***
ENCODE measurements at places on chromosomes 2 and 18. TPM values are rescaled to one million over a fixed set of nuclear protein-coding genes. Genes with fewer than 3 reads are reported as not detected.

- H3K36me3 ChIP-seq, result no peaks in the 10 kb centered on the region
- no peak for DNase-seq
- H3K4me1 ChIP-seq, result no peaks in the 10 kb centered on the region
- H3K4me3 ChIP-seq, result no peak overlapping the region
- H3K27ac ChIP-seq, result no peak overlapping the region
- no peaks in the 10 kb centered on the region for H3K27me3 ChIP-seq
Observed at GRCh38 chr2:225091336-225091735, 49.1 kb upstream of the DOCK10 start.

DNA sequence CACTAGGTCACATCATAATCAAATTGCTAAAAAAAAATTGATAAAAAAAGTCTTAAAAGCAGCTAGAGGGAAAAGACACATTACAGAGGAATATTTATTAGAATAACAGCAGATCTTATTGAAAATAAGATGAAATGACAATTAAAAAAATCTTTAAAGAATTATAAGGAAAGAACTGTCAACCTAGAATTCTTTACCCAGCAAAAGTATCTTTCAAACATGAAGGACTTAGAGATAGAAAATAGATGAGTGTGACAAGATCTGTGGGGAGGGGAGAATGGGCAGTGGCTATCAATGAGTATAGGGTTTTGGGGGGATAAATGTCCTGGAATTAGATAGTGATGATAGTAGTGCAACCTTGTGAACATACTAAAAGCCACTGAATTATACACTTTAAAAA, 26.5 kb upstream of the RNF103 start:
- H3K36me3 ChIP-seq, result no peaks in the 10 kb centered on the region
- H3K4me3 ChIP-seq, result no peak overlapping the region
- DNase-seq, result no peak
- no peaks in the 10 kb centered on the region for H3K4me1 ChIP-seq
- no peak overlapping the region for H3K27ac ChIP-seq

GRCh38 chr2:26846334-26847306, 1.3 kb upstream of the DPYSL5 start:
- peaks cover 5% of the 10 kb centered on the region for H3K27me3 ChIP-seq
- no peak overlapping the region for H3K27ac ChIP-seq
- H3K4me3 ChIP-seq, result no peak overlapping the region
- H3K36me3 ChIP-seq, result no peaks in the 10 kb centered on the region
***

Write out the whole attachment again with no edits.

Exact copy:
ENCODE measurements at places on chromosomes 2 and 18. TPM values are rescaled to one million over a fixed set of nuclear protein-coding genes. Genes with fewer than 3 reads are reported as not detected.

- H3K36me3 ChIP-seq, result no peaks in the 10 kb centered on the region
- no peak for DNase-seq
- H3K4me1 ChIP-seq, result no peaks in the 10 kb centered on the region
- H3K4me3 ChIP-seq, result no peak overlapping the region
- H3K27ac ChIP-seq, result no peak overlapping the region
- no peaks in the 10 kb centered on the region for H3K27me3 ChIP-seq
Observed at GRCh38 chr2:225091336-225091735, 49.1 kb upstream of the DOCK10 start.

DNA sequence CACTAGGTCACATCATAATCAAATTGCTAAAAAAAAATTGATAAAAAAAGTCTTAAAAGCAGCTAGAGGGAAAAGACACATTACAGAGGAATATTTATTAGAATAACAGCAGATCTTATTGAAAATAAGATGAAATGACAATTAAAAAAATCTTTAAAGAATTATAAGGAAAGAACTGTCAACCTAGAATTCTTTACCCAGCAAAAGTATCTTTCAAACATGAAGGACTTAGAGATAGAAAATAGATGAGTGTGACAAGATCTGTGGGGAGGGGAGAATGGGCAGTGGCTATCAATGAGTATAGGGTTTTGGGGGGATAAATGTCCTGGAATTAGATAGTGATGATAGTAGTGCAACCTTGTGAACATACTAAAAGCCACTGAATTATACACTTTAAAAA, 26.5 kb upstream of the RNF103 start:
- H3K36me3 ChIP-seq, result no peaks in the 10 kb centered on the region
- H3K4me3 ChIP-seq, result no peak overlapping the region
- DNase-seq, result no peak
- no peaks in the 10 kb centered on the region for H3K4me1 ChIP-seq
- no peak overlapping the region for H3K27ac ChIP-seq

GRCh38 chr2:26846334-26847306, 1.3 kb upstream of the DPYSL5 start:
- peaks cover 5% of the 10 kb centered on the region for H3K27me3 ChIP-seq
- no peak overlapping the region for H3K27ac ChIP-seq
- H3K4me3 ChIP-seq, result no peak overlapping the region
- H3K36me3 ChIP-seq, result no peaks in the 10 kb centered on the region